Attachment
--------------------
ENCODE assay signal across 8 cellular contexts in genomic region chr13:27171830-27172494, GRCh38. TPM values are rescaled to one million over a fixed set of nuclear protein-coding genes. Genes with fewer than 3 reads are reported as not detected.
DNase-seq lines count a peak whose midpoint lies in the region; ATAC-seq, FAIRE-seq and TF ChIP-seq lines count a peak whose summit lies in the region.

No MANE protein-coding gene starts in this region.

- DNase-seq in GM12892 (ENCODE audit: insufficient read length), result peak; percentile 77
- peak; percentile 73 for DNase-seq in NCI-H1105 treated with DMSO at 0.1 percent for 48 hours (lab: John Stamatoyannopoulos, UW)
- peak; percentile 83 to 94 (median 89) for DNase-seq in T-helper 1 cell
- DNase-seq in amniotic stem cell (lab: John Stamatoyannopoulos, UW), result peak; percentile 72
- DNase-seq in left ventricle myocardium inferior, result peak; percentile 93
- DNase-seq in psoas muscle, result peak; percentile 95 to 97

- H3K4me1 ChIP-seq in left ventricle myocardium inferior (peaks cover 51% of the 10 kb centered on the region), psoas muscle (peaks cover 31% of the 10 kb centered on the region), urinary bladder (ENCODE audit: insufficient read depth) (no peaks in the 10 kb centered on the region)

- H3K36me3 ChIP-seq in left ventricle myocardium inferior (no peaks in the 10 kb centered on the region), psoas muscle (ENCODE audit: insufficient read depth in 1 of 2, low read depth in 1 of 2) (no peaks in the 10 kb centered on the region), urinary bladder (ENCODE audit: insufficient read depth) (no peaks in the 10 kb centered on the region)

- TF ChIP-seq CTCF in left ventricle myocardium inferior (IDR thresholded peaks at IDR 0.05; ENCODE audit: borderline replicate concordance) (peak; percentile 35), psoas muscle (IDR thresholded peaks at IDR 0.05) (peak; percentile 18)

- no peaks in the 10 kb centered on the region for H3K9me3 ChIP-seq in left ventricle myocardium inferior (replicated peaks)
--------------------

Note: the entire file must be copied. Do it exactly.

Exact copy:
ENCODE assay signal across 8 cellular contexts in genomic region chr13:27171830-27172494, GRCh38. TPM values are rescaled to one million over a fixed set of nuclear protein-coding genes. Genes with fewer than 3 reads are reported as not detected.
DNase-seq lines count a peak whose midpoint lies in the region; ATAC-seq, FAIRE-seq and TF ChIP-seq lines count a peak whose summit lies in the region.

No MANE protein-coding gene starts in this region.

- DNase-seq in GM12892 (ENCODE audit: insufficient read length), result peak; percentile 77
- peak; percentile 73 for DNase-seq in NCI-H1105 treated with DMSO at 0.1 percent for 48 hours (lab: John Stamatoyannopoulos, UW)
- peak; percentile 83 to 94 (median 89) for DNase-seq in T-helper 1 cell
- DNase-seq in amniotic stem cell (lab: John Stamatoyannopoulos, UW), result peak; percentile 72
- DNase-seq in left ventricle myocardium inferior, result peak; percentile 93
- DNase-seq in psoas muscle, result peak; percentile 95 to 97

- H3K4me1 ChIP-seq in left ventricle myocardium inferior (peaks cover 51% of the 10 kb centered on the region), psoas muscle (peaks cover 31% of the 10 kb centered on the region), urinary bladder (ENCODE audit: insufficient read depth) (no peaks in the 10 kb centered on the region)

- H3K36me3 ChIP-seq in left ventricle myocardium inferior (no peaks in the 10 kb centered on the region), psoas muscle (ENCODE audit: insufficient read depth in 1 of 2, low read depth in 1 of 2) (no peaks in the 10 kb centered on the region), urinary bladder (ENCODE audit: insufficient read depth) (no peaks in the 10 kb centered on the region)

- TF ChIP-seq CTCF in left ventricle myocardium inferior (IDR thresholded peaks at IDR 0.05; ENCODE audit: borderline replicate concordance) (peak; percentile 35), psoas muscle (IDR thresholded peaks at IDR 0.05) (peak; percentile 18)

- no peaks in the 10 kb centered on the region for H3K9me3 ChIP-seq in left ventricle myocardium inferior (replicated peaks)